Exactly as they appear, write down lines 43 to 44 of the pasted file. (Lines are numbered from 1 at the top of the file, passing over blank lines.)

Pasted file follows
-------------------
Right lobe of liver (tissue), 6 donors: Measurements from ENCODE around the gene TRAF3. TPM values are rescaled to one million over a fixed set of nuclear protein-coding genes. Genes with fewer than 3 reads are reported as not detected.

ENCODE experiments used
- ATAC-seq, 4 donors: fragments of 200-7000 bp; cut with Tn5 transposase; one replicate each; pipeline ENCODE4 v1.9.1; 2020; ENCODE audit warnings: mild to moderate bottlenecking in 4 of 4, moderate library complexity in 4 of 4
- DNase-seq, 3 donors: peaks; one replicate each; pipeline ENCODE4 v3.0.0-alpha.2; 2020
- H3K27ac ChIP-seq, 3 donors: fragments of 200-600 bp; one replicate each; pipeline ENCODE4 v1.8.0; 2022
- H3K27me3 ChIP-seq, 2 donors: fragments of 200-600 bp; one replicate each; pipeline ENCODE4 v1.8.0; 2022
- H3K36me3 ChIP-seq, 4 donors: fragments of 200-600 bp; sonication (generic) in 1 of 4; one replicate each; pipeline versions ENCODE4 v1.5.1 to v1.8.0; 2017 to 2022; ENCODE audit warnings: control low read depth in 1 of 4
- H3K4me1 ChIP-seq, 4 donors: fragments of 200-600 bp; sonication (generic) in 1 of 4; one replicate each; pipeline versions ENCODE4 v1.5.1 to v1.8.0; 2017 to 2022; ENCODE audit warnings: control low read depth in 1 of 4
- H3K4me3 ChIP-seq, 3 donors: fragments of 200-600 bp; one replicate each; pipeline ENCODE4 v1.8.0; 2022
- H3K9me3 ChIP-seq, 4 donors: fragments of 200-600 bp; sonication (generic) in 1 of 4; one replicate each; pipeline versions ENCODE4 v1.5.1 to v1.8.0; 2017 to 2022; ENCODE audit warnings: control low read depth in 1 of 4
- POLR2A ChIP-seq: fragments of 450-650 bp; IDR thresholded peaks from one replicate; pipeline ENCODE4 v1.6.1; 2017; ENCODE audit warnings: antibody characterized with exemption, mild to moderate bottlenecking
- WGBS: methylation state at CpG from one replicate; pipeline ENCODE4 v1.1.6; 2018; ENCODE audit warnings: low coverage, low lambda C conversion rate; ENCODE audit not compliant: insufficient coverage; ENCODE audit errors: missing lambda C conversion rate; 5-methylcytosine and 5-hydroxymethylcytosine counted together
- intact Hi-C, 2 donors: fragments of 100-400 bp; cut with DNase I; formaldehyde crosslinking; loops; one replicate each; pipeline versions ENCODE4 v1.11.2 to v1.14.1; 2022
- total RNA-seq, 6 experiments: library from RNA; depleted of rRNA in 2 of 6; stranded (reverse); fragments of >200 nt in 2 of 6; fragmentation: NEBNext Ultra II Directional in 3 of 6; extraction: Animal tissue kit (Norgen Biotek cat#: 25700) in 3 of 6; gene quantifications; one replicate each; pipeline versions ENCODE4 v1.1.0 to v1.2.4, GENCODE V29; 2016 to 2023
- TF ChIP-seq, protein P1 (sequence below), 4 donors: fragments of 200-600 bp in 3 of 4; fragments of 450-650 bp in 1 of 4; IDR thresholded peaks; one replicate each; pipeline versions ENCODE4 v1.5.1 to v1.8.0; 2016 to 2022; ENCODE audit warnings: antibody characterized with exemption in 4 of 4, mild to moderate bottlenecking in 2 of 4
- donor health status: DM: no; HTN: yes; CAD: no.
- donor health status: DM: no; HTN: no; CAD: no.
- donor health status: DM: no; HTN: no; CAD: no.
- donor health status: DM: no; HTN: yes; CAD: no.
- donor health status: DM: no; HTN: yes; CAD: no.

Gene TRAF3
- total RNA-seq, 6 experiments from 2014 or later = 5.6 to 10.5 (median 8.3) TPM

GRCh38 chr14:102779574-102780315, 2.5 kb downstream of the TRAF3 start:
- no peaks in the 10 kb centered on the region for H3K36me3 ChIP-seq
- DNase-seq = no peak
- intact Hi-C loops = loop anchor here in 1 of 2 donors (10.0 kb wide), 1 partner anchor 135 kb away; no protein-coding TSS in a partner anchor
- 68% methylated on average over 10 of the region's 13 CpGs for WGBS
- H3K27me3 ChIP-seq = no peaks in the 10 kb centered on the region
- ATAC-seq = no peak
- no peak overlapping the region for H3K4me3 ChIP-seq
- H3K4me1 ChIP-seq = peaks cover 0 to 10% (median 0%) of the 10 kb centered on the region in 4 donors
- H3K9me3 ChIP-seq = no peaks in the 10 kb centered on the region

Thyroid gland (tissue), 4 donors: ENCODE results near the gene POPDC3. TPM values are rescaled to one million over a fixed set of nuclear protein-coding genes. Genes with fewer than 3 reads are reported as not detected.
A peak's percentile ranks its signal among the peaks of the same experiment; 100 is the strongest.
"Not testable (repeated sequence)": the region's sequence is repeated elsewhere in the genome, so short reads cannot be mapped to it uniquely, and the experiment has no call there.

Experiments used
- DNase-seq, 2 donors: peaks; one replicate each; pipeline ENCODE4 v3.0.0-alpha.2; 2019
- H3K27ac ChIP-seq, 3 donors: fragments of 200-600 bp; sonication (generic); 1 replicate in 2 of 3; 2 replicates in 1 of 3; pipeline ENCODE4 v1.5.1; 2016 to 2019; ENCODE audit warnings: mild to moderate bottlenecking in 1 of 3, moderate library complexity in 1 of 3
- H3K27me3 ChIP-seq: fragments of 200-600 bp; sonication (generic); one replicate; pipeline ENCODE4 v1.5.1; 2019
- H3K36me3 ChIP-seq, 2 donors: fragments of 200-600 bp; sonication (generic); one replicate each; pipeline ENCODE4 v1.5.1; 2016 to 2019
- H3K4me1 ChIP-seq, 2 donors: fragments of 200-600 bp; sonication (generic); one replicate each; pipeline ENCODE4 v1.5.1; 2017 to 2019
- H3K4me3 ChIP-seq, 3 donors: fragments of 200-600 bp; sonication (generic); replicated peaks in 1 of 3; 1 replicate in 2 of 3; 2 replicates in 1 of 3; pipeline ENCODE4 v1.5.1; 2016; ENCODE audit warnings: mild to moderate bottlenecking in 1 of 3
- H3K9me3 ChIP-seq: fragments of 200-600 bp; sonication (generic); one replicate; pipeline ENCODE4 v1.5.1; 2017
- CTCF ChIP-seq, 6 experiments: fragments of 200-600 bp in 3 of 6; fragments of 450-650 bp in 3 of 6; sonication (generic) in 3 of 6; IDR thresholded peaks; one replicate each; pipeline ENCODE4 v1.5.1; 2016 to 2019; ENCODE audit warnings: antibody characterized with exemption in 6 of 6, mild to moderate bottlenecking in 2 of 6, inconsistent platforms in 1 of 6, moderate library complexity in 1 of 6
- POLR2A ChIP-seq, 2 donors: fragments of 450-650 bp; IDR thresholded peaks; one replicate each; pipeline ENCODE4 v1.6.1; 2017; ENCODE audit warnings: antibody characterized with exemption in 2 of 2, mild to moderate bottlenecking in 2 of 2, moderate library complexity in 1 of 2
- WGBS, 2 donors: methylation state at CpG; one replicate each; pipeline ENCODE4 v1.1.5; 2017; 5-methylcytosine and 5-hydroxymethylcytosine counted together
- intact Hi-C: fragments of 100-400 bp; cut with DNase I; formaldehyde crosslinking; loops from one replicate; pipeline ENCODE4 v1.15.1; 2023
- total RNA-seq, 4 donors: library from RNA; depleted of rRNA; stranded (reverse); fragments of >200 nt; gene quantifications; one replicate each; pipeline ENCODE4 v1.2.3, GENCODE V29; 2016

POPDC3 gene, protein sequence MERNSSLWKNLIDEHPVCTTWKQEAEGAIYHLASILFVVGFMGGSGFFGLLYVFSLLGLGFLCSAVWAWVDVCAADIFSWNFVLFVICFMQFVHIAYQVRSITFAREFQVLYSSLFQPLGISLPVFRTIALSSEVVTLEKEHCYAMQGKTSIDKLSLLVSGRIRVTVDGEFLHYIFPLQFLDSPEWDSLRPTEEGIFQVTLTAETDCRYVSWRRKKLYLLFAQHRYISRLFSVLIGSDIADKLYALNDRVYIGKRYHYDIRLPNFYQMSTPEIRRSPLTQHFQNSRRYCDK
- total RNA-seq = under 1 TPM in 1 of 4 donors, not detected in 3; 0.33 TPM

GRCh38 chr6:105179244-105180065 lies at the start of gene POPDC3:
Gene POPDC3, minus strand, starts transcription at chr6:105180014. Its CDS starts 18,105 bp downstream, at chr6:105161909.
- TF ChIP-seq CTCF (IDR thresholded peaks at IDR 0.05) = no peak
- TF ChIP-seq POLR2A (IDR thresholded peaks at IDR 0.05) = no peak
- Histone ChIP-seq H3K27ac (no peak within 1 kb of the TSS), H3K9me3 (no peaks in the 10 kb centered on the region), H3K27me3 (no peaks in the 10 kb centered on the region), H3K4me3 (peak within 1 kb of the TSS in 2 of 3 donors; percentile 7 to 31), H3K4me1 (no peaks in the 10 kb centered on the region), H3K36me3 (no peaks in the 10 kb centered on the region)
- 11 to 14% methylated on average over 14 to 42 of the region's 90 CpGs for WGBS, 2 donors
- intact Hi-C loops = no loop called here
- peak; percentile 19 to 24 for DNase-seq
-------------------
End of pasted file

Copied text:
- H3K9me3 ChIP-seq: fragments of 200-600 bp; sonication (generic); one replicate; pipeline ENCODE4 v1.5.1; 2017
- CTCF ChIP-seq, 6 experiments: fragments of 200-600 bp in 3 of 6; fragments of 450-650 bp in 3 of 6; sonication (generic) in 3 of 6; IDR thresholded peaks; one replicate each; pipeline ENCODE4 v1.5.1; 2016 to 2019; ENCODE audit warnings: antibody characterized with exemption in 6 of 6, mild to moderate bottlenecking in 2 of 6, inconsistent platforms in 1 of 6, moderate library complexity in 1 of 6